Trinidad, a vivid postcard of Cuba’s colonial heritage – World Meanderings (n°62)
By Annick Dournes & Frederic de Poligny
During the first days of May the FIT CUBA 2018 event (Cuban International Travel Fair) gave to a strict selection of international journalists the opportunity to meet all Cuban companies working in the tourism sector. And later on to visit some beautiful tourism places throughout Cuba. Invited by the Cuban Ministry of Tourism to cover this event Frederic was there and tell us how Trinidad, this Cuban jewel, is moving forward.
Pink, yellow, blue, ochre… colours are the first and lasting impressions when you get to Trinidad, the best-preserved colonial town in Cuba. In the 18th and 19th centuries wealthy settlers who had made a fortune growing sugar cane and selling sugar to all Europe, built colourful and beautiful houses that still are today Trinidad’s main interest. It undoubtedly is an absolute must when touring through Cuba.
Trinidad was created in 1514 when Diego Velazquez and his conquistadors found gold and started operating gold mines in the area. But by the end of the 16th century there was no more gold and the sugar industry began, thanks to greedy settlers and tens of thousands slaves working in the cane fields. Today you can still visit the remains of these long gone times in the Los Ingenios Valley 12 km away from Trinidad, where no less tan 75 sugar refineries were built next to beautiful mansions. A high tower, the Torre Manaca Ignaza, still overlooks the whole area. It was used as a watchtower to keep the slaves under surveillance and bells set at its top rang at the beginning and at the end of the working days. Most of these edifices have been preserved the way they were and visiting Los Ingenios Valley is a true time travel.
Amazingly Trinidad has little changed since the 19th century. It’s a harmonious blend of 18th century Andalusian style and 19th century neoclassical houses. As you walk through the small cobbled streets you will see many of these colourful houses with their doors open. Don’t hesitate to knock on the door and walk in. The people living here will willingly show you around and proudly show you antique furniture and art objects left by their previous owners fleeing from the Cuban revolution. Recently lot of the first floors of these houses were transformed to shelter a cosy bar, a nice restaurant or an attractive Cuban contemporary art-gallery. Their number seems to have more than doubled within three years.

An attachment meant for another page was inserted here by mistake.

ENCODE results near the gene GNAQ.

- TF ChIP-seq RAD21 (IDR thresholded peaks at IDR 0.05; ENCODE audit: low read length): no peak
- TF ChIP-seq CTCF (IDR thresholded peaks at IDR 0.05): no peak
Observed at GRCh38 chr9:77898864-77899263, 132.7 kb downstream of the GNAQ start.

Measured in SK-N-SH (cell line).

The Plazza Mayor is the heart of the city with some of the most remarkable buildings of the city. The Santissima Trinidad Church houses a moving 18th century wooden statue of Christ still worshipped today. Next to the church an impressive stairway will take you to the Casa de la Musica a beautiful colonial house of the 18th century painted in bright green. It now is a museum dedicated to local musicians and also houses a restaurant, “La Parrillada”(the BBQ), serving typical Creole cuisine. Several other mansions of the Plazza Mayor have been turned into museums depicting the traditional colonial way of life: the “Casa de los Conspiradores”, the “Palacio Brunet”, the Iznaga, Béquer, Cantero and Borrell palaces…
A little further away from the Plazza Mayor don’t miss to visit the Casa Ortiz, a two-story house surrounded by a balcony sheltering beautiful wall paintings imitating French Louis XIV king’s style. Close-by a restaurant, branch of the famous Havana Bodeguita del Medio will allow you to enjoy one “mojito” (sugar, lemon juice, fresh mint leaves and rum) or two, before having lunch or diner in his unique decor. All day long local musical groups are playing there. Don’t forget to do as everyone does, leave a message on the wall. Waiters will be happy to help, providing you a black marker, or a blue or red one.
Next door to Boguedita del Medio, ” Canchanchara”, is another well-known musical bar serving in special unglazed terra cotta cups their famous and delicious homemade drink with a secret recipe including local honey, lemon juice and Cuban aguardiente (a local brandy).
Ask anyone to get to the “Palacio Cantero”, a few steps away, and take the time to visit its vast Renaissance patio. And if you climb up the Palacio Cantero tower you will get an impressive view over all Trinidad, the surrounding cane fields, the nearby mountains on one side and even the sea on the opposite one.
Although Trinidad is not on the seaside, some of the most beautiful of Cuba’s beaches are just a few miles away. Don’t miss to go swimming and sunbath at Playa Ancon, and dive into its crystal clear waters. It is 3 miles long and also has amazing coral reefs, a paradise for divers.
While in Trinidad you can stay at “Las Cuevas” hotel ideally located at 400 metres from Plazza Mayor. Built on top of a nearby hill it offers great views over Trinidad and the Caribbean Sea. It’s comfortable enough with air conditioning in all rooms and a nice swimming pool with a view.
All info (Visa, documentation) at: http://www.travel2cuba.co.uk/
Text & Photos ©Frederic de Poligny